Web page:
By Rosie Whisenant, Uvalde Grand Opera House Manager

This article was originally featured in the October 2018 issue of Main Street Matters.

The Uvalde Grand Opera House was built in 1891 and is the second-oldest opera house in Texas. Rich with history and legend, the building has seen a vice president, state governor, two dragons, and even a few ghosts. Originally built by the Uvalde Real Estate and Building Company, the Opera House hosted balls and graduation ceremonies until the late 1800s, when they began to stage theatre and Vaudeville.

The building passed through several hands until 1917, when F.A. Piper sold the building to John Nance Garner. Garner had his office in the cupola room of the building, where he could see the layout of the town and all its activities.

Even when he served as U.S. vice president, Garner maintained his office at the Uvalde Opera House. In 1979, the Garner estate sold the opera house to the city of Uvalde for $10. It still belongs to and is maintained by the city.

One of the most interesting features of the opera house is the dragon gargoyle that sits atop the cupola window. Although there now stands a bronze replica, the original can be found in the lobby of the building.

Named the ‘Drunken Dragon,’ this character has an intriguing back story. Legend has that in 1891, when the architect B.F. Trister finished designing the opera house, he went out to celebrate and after a few drinks, he began to scribble on his plans. The scribbles were interpreted as a dragon, and so he was created!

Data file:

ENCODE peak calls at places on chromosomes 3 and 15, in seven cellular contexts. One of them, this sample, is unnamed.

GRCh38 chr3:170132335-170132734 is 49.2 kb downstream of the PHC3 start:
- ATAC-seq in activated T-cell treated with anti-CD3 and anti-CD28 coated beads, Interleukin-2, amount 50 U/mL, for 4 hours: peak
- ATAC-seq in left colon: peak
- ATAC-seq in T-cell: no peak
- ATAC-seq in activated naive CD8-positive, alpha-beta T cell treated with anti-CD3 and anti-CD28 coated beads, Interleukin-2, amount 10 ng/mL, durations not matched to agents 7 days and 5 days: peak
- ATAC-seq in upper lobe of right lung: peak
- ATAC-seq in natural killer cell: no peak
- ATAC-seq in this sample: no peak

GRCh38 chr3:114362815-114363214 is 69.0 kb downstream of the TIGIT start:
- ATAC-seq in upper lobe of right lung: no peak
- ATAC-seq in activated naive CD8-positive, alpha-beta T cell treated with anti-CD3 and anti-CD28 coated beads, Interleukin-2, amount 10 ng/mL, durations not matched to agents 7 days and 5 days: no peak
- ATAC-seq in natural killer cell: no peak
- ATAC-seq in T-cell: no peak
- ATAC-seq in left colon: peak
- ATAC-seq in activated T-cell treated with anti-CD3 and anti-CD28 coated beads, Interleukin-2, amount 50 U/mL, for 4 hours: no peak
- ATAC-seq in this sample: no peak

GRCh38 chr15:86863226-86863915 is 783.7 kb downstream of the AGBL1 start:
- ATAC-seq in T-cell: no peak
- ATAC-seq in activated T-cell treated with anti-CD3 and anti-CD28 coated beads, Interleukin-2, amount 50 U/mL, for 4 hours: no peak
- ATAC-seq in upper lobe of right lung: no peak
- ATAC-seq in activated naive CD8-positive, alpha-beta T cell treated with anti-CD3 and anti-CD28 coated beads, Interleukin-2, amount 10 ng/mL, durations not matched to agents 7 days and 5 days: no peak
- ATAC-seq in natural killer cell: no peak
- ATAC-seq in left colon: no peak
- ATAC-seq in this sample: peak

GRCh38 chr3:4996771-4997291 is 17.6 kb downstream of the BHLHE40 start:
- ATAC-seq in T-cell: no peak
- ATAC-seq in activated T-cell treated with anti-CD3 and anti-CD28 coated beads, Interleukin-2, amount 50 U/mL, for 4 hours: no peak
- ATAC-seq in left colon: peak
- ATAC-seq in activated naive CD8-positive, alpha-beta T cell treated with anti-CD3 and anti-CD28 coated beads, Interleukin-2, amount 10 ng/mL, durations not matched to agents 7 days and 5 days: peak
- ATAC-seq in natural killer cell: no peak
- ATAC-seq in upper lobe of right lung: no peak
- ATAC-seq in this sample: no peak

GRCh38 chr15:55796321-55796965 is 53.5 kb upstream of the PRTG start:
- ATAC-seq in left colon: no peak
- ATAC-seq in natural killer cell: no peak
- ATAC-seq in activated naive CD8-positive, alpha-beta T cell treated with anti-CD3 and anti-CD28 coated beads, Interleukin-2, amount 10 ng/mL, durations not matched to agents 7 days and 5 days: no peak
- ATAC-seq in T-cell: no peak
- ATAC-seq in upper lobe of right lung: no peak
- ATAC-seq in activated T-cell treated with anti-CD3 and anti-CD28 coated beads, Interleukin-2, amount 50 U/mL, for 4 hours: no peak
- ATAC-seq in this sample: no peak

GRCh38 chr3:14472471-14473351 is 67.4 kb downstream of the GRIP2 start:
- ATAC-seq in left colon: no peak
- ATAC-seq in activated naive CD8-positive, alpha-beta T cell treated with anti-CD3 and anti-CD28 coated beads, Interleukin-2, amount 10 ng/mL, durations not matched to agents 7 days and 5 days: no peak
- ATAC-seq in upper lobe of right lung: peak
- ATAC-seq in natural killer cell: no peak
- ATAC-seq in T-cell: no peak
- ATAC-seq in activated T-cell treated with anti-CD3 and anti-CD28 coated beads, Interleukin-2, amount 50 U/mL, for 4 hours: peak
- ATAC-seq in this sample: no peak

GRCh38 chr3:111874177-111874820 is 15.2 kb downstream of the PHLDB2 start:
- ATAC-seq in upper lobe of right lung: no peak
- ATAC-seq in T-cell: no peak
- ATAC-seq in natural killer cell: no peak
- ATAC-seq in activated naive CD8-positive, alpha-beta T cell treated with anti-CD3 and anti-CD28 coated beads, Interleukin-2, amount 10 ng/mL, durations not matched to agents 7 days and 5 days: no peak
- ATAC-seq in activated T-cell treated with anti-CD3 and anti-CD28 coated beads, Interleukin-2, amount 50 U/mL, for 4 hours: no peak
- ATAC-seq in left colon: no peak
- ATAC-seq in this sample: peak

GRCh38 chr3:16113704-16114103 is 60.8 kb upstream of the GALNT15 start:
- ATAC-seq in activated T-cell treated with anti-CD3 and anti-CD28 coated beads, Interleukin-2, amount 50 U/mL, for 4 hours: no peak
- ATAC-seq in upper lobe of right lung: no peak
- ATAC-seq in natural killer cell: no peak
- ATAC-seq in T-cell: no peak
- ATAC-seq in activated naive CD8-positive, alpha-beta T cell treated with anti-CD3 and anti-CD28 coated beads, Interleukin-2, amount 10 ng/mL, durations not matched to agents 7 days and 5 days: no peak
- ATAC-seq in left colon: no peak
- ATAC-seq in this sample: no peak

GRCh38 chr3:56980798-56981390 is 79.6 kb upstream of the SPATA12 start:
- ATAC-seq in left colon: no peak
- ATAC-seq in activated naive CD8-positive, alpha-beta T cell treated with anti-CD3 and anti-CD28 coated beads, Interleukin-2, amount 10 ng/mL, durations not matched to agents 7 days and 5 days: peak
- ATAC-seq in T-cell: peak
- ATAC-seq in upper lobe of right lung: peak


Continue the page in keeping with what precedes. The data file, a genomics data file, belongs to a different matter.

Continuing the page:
After several decades of dedicated guardianship, he was brought down due to weather and bullet damage. The Grand Opera House is a cornerstone of downtown and is Uvalde’s second-oldest building still standing.

It turned 127 years old in August and sits at the corner of Uvalde’s main plaza area at the "crossroads of America." The two longest highways in the U.S., highways 90 and 83, intersect just a few yards away from its front doors.

The opera house has been featured the last few months on several “ghost hunters” television shows. “I haven’t seen any ghosts myself,” said Uvalde Main Street Manager Susan Rios, “but to hear the locals talk, it isn’t uncommon to see or hear them. All reports state they are friendly, watchful ghosts.”

Nurturing local art and performance is vital for downtown survival. Not only does it bring in audiences from afar, but it provides an opportunity for locals to invest in their own hometown. In order to grow, there must first be an interest from the people who will essentially be the builders. At the Uvalde Opera House, it is our mission to provide such an opportunity and to encourage a growth of culture and vibrancy in our downtown district.